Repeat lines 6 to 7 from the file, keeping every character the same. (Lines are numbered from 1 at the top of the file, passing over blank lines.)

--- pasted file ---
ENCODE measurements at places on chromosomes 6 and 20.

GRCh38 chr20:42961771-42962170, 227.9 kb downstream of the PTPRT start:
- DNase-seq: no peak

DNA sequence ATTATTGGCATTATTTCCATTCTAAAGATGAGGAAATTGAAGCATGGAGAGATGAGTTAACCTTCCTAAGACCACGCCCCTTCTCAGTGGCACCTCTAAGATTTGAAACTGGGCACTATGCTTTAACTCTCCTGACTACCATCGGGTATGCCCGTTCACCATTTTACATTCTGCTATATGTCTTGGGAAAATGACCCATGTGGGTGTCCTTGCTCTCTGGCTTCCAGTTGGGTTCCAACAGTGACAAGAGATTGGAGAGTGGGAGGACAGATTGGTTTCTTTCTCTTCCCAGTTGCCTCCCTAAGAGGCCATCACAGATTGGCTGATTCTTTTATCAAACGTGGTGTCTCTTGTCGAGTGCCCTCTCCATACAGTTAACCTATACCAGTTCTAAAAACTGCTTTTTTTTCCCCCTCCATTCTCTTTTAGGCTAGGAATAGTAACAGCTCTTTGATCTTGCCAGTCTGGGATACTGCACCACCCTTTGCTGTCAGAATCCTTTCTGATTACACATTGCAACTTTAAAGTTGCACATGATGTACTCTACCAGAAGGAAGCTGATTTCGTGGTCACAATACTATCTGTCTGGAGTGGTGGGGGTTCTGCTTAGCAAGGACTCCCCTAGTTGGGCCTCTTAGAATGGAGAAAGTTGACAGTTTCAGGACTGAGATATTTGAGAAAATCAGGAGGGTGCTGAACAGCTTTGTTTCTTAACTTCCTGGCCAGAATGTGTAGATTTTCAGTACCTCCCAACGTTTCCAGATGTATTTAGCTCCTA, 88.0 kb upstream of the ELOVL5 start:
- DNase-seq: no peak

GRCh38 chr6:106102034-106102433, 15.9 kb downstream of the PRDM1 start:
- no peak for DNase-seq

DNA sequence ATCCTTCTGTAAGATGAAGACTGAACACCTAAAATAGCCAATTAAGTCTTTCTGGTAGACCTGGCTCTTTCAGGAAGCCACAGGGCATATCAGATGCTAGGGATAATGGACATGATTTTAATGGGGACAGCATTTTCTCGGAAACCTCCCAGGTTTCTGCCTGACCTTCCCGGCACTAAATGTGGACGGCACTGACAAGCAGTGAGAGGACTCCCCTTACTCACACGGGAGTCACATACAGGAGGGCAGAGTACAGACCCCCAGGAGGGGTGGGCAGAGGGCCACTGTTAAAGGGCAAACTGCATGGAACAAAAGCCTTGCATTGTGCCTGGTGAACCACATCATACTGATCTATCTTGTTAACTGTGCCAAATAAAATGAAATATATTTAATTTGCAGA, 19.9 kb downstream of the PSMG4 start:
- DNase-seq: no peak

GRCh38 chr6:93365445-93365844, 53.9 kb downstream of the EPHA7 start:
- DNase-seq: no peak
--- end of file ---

GRCh38 chr6:106102034-106102433, 15.9 kb downstream of the PRDM1 start:
- no peak for DNase-seq